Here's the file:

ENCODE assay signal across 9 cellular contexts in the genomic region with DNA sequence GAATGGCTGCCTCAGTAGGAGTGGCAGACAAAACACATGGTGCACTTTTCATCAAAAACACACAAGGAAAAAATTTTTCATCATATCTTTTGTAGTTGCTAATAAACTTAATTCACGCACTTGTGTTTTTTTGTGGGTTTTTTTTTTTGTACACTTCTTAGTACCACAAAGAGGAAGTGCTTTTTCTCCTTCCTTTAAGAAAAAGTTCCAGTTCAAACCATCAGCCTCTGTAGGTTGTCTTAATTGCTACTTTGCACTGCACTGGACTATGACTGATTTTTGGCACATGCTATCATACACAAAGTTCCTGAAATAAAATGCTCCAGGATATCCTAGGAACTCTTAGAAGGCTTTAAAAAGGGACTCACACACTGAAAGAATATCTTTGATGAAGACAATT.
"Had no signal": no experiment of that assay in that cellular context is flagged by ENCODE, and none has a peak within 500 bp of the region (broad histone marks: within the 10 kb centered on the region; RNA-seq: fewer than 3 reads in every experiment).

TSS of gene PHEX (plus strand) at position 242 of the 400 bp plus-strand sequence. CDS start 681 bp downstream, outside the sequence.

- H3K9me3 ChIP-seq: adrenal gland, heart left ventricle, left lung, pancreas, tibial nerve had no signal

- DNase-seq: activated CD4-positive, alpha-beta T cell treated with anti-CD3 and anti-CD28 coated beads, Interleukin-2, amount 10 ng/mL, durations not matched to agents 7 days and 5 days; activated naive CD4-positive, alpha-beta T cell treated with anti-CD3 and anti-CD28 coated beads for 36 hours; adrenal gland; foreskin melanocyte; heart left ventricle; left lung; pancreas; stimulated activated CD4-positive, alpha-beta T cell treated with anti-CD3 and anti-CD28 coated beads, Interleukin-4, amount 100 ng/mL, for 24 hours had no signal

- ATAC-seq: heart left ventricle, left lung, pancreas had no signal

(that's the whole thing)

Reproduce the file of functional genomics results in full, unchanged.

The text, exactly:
ENCODE assay signal across 9 cellular contexts in the genomic region with DNA sequence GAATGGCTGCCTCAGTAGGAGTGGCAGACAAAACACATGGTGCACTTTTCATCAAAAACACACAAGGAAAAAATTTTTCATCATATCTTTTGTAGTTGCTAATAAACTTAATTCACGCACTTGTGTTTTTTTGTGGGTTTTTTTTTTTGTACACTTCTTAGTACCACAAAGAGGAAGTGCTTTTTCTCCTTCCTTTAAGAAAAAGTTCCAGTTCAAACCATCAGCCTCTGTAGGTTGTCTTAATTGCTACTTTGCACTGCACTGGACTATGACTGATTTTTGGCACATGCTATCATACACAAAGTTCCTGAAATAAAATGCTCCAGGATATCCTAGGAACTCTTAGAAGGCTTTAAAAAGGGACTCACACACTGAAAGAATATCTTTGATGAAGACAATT.
"Had no signal": no experiment of that assay in that cellular context is flagged by ENCODE, and none has a peak within 500 bp of the region (broad histone marks: within the 10 kb centered on the region; RNA-seq: fewer than 3 reads in every experiment).

TSS of gene PHEX (plus strand) at position 242 of the 400 bp plus-strand sequence. CDS start 681 bp downstream, outside the sequence.

- H3K9me3 ChIP-seq: adrenal gland, heart left ventricle, left lung, pancreas, tibial nerve had no signal

- DNase-seq: activated CD4-positive, alpha-beta T cell treated with anti-CD3 and anti-CD28 coated beads, Interleukin-2, amount 10 ng/mL, durations not matched to agents 7 days and 5 days; activated naive CD4-positive, alpha-beta T cell treated with anti-CD3 and anti-CD28 coated beads for 36 hours; adrenal gland; foreskin melanocyte; heart left ventricle; left lung; pancreas; stimulated activated CD4-positive, alpha-beta T cell treated with anti-CD3 and anti-CD28 coated beads, Interleukin-4, amount 100 ng/mL, for 24 hours had no signal

- ATAC-seq: heart left ventricle, left lung, pancreas had no signal